Intake of n-6 and n-3 fatty acids and fish and risk of community-acquired pneumonia in US men.Am J Clin Nutr 2005; 82(3):668-74AJ
Essential fatty acids modulate inflammation and glucose metabolism and may alter infection risk.
We examined the association between intakes of n-6 and n-3 fatty acids and fish and the risk of community-acquired pneumonia.
We prospectively evaluated 38,378 male US health professionals aged 44-79 y at the outset. We updated medical and lifestyle information biennially through questionnaires and diet every 4 y with the use of a validated food-frequency questionnaire. We excluded men who reported pneumonia, myocardial infarction, stroke, other heart disease, arterial surgery, cancer, or asthma before 1990 or those with incomplete dietary data. Community-acquired pneumonia was determined by blinded medical record review of chest radiographs.
During 10 y of follow-up, there were 441 new cases of nonfatal community-acquired pneumonia. Pneumonia risk was lower in men in the highest energy-adjusted quintiles of intake than in men in the lowest quintiles of intake of linoleic acid [multivariate relative risk (RR): 0.70; 95% CI: 0.51, 0.96; P for trend = 0.01] and alpha-linolenic acid (multivariate RR: 0.68; 95% CI: 0.50, 0.93; P for trend = 0.01). Pneumonia risk decreased 4% for every 1-g/d increase in linoleic acid intake (multivariate RR: 0.96; 95% CI: 0.93, 0.99). Pneumonia risk was reduced by 31% for every 1-g/d increase in alpha-linolenic acid intake (multivariate RR: 0.69; 95% CI: 0.51, 0.93). Intakes of eicosapentaenoic acid and docosahexaenoic acid were not significantly related to pneumonia risk.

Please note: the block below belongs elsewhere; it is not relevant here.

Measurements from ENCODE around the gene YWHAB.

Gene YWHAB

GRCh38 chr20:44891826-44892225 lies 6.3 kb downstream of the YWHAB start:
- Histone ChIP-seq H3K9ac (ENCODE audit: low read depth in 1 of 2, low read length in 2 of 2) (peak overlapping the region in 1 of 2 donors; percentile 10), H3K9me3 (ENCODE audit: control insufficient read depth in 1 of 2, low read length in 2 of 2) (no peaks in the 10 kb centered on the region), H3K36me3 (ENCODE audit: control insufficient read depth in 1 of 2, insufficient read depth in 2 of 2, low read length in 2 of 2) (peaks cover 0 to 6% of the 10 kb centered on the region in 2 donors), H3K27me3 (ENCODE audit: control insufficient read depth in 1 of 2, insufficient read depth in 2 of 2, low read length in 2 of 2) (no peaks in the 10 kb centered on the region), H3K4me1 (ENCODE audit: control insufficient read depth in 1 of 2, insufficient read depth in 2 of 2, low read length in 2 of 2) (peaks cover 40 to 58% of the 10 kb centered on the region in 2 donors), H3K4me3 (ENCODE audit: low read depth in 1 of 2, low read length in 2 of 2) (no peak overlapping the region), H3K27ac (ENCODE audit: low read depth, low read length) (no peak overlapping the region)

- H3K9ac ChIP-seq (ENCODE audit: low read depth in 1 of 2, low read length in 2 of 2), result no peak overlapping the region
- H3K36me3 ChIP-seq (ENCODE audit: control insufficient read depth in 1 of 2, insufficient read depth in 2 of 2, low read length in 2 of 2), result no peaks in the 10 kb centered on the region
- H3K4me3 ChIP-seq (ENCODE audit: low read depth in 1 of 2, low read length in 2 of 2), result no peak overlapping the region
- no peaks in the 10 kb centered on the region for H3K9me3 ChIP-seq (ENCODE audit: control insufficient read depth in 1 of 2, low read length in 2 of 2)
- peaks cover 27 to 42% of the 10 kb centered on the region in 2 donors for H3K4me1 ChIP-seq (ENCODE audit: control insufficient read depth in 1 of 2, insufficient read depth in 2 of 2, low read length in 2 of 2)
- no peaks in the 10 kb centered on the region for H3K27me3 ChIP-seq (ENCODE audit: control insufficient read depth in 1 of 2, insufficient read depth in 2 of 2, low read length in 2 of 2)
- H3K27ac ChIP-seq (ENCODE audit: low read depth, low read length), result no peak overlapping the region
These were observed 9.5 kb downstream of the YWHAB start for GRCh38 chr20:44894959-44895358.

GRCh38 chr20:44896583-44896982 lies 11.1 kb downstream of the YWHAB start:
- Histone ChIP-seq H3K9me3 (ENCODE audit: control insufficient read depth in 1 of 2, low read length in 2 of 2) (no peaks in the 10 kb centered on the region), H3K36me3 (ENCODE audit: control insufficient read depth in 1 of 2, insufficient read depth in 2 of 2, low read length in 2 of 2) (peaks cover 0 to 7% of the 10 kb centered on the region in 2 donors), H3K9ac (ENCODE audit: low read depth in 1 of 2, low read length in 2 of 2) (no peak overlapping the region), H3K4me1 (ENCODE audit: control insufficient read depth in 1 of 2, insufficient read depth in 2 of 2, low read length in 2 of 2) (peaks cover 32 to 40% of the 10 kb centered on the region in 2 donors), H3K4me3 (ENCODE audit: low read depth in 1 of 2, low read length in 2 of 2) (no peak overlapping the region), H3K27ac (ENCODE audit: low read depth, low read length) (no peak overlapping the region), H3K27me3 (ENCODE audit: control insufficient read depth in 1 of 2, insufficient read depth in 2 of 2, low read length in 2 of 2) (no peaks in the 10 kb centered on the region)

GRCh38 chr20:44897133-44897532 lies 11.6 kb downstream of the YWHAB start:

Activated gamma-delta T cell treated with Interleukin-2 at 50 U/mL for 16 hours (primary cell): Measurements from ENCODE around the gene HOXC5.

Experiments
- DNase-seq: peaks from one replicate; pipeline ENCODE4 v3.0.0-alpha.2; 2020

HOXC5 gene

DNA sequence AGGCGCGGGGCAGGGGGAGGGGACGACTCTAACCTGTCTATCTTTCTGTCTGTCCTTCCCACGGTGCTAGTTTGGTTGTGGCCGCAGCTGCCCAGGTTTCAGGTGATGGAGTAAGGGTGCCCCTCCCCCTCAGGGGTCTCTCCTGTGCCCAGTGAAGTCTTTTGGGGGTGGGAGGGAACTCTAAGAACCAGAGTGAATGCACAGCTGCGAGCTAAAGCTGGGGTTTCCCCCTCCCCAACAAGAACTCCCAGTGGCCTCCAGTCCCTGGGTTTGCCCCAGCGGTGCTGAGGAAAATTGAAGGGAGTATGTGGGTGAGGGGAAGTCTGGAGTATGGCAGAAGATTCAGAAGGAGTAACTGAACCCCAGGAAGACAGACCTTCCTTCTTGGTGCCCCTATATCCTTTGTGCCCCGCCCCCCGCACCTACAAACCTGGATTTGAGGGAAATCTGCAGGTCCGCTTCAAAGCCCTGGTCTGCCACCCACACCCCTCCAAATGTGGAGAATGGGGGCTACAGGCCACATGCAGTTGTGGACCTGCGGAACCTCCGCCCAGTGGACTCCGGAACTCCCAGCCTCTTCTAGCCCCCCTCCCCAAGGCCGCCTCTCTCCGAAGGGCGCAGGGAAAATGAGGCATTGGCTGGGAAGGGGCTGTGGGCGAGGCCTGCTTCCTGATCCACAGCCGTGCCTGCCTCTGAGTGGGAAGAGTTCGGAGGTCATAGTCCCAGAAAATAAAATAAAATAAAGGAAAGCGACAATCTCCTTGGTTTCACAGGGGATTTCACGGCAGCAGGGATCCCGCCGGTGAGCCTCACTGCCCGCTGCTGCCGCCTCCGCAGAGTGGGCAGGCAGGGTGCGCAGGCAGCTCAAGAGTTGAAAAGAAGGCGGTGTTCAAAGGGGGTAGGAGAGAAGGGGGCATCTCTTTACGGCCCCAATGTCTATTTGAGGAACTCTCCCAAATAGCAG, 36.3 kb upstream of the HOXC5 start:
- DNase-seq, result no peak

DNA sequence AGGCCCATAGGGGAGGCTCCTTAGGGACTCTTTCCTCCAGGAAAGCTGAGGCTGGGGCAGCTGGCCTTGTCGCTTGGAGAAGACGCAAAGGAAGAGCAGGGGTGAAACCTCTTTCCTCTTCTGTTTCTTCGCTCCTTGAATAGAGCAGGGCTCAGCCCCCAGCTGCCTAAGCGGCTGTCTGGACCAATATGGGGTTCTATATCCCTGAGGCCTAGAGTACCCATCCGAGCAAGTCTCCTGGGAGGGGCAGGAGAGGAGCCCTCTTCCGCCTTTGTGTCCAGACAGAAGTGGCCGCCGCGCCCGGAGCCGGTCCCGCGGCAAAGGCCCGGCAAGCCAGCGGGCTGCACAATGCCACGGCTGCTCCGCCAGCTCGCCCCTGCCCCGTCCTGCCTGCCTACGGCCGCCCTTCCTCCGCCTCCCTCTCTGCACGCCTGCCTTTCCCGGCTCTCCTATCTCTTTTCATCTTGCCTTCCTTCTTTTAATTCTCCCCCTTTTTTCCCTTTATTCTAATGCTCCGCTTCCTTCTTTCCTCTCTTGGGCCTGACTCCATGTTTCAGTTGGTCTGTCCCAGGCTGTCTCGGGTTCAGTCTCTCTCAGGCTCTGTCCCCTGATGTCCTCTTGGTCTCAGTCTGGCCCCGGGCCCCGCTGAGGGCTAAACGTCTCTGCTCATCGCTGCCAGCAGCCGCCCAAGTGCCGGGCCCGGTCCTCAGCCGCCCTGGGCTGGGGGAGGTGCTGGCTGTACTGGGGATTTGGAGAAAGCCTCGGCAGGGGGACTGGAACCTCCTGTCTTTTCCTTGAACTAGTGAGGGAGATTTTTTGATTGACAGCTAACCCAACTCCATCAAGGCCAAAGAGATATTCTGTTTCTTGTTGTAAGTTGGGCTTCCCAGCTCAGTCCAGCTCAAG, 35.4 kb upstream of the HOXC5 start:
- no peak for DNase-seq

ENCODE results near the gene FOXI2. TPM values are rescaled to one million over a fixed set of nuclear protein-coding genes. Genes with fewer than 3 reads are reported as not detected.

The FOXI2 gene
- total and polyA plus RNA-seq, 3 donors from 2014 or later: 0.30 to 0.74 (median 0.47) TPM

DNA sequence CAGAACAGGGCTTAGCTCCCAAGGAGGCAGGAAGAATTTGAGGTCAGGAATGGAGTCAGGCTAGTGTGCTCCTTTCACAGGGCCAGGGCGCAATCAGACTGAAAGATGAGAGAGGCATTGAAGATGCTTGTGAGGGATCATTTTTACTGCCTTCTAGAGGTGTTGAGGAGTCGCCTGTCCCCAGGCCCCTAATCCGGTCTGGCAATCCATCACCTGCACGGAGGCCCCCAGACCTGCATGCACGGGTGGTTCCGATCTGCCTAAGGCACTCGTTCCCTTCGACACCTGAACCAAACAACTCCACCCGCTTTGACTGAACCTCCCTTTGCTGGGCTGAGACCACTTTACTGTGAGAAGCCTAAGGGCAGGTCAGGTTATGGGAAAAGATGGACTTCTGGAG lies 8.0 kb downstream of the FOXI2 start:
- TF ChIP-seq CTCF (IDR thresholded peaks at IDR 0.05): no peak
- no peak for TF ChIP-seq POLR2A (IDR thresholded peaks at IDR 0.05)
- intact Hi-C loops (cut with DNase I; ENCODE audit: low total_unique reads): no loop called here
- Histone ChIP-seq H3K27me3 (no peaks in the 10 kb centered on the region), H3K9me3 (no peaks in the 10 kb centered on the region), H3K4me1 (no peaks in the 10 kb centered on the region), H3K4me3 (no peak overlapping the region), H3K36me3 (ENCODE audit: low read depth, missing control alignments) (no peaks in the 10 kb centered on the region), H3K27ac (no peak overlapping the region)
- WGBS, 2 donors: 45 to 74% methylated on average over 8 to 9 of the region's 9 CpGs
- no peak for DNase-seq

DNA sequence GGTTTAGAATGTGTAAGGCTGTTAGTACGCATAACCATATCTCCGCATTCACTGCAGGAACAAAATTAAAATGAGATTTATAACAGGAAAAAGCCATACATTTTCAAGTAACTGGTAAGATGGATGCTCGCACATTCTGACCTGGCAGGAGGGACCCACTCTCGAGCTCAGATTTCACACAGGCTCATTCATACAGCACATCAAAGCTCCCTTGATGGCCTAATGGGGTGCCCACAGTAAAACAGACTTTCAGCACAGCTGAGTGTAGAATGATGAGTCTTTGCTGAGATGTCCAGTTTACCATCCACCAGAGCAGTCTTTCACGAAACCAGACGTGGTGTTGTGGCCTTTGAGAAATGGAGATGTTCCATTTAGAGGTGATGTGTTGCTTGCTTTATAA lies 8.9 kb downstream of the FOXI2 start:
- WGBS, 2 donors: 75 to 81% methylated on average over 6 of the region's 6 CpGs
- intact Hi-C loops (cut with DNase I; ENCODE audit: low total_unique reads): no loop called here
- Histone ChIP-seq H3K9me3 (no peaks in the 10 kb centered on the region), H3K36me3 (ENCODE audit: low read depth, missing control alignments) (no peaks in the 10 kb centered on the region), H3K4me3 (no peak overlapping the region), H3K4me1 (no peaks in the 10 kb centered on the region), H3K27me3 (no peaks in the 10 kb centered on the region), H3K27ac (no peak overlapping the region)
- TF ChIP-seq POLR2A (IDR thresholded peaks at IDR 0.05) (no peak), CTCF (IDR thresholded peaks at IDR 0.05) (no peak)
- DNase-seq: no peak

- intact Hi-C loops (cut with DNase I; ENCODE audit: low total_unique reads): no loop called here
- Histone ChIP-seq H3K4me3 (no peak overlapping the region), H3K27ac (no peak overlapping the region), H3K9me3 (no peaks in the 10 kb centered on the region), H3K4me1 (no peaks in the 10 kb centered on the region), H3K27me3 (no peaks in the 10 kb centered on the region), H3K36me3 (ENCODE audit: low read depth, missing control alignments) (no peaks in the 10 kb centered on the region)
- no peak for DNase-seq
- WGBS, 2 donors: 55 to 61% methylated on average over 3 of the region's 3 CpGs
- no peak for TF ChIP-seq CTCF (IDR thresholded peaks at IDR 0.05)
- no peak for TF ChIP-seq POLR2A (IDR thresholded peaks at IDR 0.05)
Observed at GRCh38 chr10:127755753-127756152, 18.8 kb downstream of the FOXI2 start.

Higher intakes of alpha-linolenic and linoleic acids and possibly of fish may reduce the risk of pneumonia.